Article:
Vocus has doused suggestions it might have to “stall” its Australia-Singapore Cable project to shore up its financial position in the wake of a damaging profit downgrade.
Addressing investors on Wednesday morning, Vocus CEO Geoff Horth said the telco remained “absolutely committed” to the ASC project.
The US$170 million ($226 million) cable will span 4600km and is one of three projects vying to deploy on the west coast route.
ASC appears to have first-mover advantage over the other two projects – including the heavily-backed Indigo consortium build – having last month locked down the final design and commenced manufacturing of the cable itself.
The initial funds for ASC are to be drawn from “existing debt capacity”, augmented from next year by operating cash flow and “expected customer pre-payments” for capacity on the cable.
However, Vocus’ financial woes – twin profit downgrades and 25 percent share price freefalls in the past six months – had at least some financial analysts questioning whether the project could sustain its funding commitments.
“We remain absolutely committed to that project,” Horth reassured investors today.
“We have no intentions to raise equity. We have a program of work underway to secure cornerstone customer commitments and we remain confident that we can fund the construction of that asset.”
Vocus International head Luke MacKinnon told iTnews last month that a contract variation signed with cable builder Alcatel-Lucent in December last year had committed Vocus “to the billing milestones” for ASC, as well as starting the procurement process for Alcatel.
“When we signed our agreement in December that committed us to the project financially and contractually,” he said.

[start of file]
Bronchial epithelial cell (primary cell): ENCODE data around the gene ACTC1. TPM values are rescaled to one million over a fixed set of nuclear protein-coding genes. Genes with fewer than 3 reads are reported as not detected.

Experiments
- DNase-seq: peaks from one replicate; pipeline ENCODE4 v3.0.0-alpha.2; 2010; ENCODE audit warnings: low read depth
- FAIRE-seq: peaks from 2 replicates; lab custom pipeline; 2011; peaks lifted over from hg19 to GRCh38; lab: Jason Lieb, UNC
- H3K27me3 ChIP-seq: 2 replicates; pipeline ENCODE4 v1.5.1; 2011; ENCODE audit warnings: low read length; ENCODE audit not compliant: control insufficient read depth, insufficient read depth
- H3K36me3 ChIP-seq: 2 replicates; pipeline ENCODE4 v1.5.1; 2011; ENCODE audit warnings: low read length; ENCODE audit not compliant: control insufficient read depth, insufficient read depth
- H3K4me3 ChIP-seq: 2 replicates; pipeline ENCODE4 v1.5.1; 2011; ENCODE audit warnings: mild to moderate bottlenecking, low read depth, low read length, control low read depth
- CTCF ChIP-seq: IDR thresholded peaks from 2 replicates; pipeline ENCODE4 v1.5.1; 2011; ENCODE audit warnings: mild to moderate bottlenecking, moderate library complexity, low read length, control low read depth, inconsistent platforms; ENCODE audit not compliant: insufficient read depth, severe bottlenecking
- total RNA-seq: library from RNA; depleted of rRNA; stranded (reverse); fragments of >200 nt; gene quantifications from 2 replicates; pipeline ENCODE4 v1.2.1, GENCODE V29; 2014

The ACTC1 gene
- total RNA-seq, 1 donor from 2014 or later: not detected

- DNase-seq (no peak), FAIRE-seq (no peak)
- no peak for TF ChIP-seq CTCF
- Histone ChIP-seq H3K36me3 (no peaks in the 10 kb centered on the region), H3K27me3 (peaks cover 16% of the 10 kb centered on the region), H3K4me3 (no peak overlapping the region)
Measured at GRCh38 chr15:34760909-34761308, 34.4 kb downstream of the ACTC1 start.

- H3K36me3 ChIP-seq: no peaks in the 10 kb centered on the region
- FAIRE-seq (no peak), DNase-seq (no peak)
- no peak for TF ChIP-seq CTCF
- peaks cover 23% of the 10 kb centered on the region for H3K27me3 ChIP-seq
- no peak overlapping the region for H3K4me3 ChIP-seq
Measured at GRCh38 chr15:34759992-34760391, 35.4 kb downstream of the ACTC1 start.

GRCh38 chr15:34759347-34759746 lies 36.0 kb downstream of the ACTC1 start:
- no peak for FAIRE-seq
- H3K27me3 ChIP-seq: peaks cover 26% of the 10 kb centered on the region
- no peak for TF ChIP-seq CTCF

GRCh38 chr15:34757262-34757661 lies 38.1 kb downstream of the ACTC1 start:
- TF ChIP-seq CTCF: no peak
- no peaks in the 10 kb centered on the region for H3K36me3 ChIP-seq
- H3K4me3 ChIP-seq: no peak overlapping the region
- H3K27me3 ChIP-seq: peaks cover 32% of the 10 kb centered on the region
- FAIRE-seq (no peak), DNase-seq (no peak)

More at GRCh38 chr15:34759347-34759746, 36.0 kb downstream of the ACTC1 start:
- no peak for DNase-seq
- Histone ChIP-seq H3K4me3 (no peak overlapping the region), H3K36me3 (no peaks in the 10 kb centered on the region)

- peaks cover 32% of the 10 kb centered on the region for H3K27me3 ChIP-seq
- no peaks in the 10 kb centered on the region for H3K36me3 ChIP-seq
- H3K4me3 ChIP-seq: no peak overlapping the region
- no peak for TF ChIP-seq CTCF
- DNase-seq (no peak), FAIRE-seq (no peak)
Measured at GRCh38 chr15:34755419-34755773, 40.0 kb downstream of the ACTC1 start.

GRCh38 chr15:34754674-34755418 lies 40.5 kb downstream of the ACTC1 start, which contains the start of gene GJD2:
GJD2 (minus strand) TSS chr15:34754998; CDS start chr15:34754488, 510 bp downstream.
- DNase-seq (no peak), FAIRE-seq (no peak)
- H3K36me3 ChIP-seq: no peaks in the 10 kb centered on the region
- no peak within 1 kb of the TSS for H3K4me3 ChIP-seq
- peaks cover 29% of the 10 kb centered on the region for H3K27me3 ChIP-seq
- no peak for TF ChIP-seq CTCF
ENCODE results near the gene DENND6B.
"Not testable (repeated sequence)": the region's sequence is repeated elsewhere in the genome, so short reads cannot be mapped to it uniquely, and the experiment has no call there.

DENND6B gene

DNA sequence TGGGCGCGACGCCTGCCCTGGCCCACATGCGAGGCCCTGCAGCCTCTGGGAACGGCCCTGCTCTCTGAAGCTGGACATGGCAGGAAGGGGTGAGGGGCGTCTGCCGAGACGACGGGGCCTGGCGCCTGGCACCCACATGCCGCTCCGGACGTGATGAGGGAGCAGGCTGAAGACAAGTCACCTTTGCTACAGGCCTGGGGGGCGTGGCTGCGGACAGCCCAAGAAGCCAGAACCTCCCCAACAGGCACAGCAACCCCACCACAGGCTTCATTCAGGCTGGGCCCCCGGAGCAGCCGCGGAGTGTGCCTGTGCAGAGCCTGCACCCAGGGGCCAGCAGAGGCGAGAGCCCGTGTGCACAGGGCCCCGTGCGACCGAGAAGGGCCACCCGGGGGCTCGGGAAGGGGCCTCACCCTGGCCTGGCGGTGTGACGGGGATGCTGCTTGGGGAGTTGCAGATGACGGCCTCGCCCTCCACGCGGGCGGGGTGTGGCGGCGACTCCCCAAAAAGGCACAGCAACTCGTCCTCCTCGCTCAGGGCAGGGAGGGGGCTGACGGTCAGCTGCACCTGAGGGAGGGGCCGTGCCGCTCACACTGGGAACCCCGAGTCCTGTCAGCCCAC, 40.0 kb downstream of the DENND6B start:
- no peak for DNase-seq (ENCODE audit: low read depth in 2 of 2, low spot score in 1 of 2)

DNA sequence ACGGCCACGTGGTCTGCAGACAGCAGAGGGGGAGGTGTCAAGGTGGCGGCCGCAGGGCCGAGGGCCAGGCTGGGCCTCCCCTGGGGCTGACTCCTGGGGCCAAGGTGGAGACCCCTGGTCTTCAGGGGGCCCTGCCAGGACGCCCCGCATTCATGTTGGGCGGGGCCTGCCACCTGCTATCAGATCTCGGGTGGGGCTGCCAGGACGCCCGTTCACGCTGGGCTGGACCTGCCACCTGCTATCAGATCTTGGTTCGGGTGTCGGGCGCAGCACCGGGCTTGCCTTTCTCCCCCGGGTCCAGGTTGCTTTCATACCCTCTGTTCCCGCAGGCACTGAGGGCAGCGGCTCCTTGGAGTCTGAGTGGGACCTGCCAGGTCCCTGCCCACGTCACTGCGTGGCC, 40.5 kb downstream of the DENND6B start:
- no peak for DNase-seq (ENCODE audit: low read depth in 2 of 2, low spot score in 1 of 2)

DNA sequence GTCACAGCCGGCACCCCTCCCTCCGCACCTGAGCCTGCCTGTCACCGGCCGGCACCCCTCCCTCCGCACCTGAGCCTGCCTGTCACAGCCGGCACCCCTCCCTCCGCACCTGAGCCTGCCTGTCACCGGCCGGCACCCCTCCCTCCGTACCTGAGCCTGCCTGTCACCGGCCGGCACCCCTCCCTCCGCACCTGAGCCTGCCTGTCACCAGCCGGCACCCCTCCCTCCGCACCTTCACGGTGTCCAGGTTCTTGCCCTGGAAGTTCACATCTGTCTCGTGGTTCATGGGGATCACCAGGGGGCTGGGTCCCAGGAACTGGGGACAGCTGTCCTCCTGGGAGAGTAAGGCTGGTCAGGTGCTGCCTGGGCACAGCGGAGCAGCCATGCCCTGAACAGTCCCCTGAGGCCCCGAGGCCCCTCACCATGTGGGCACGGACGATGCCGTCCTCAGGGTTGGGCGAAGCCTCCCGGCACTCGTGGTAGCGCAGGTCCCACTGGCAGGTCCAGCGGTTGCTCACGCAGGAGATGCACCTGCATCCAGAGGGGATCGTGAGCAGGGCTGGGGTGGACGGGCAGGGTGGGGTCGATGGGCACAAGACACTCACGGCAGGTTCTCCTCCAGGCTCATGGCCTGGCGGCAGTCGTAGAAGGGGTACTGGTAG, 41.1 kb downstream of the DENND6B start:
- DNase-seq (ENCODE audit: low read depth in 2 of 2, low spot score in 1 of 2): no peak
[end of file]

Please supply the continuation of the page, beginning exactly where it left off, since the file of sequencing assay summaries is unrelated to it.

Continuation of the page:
Last month, the telco signed “contract variation five” with Alcatel-Lucent, which locked down the cable design following surveying of the planned route.
MacKinnon said cable was now being manufactured in Calais, France, while the repeaters and amplifiers to be used on the route are built at an Alcatel facility in Greenwich, UK.
The manufacturing process is expected to take “about 5-6 months”, after which the cable will be transported to the region.
Two ships – one beginning Singapore and one in Perth – will then jointly lay the cable over a three-month period, starting around the end of this year.
In the meantime, Vocus has started nearshore works, which encompass activities such as “directional boring and beach manhole construction” where the cables will land.
Vocus hopes to have the cable ready for service in August 2018.
Two other projects hope to build a similar cable between Singapore and Perth.
One of those is the newly-named Indigo Consortium, which consists of heavy-hitters like Google, Telstra, Singtel and SubPartners, and is hoping to be completed by mid-2019.
The other is Trident Subsea Cable's system. In December last year, the company acquired two fibre pairs on an existing cable between Singapore and Indonesia, which it said would form “stage one” of its larger project connecting Singapore and Perth.
MacKinnon appeared unconcerned with the formation of the Indigo project, noting that ASC was at a more advanced contractual stage.
“Indigo now have a contract with their [cable-laying] vendor,” he said.
“We had our contract with our vendor Alcatel-Lucent back in 2011. Obviously a fair bit of water has gone under the bridge between now and then, and it’s a very different thing to have a contract with a vendor and a contract that’s in force, which is the variation we signed in December last year.
“They still need to get to that stage.”
MacKinnon also reiterated the difficulty in obtaining permits to land a cable in Indonesia; all three cable projects have Indonesian partners, but MacKinnon noted that even so, “the process takes 18 months or more”.
Vocus CEO Geoff Horth said last year there was “only enough demand” on the route for one of the new cable projects to succeed.
The route is currently served by the ageing SEA-ME-WE3 cable.
MacKinnon said Vocus’ model for ASC “has always included a competitive cable”, and he appeared unconcerned at the prospect of more than one of the new projects getting their cables online.
“Having multiple cables on that route does address a market of a specific size, but it is a very significant market,” he said.
“We’ve seen the centre of the internet universe move from the US to Asia for Australia and New Zealand, so we’re seeing a lot more demand for capacity on that route than we are heading east [to the US].
“I don’t really know [a second new cable] changes our model too much. I don’t think it’s as bad as people think.”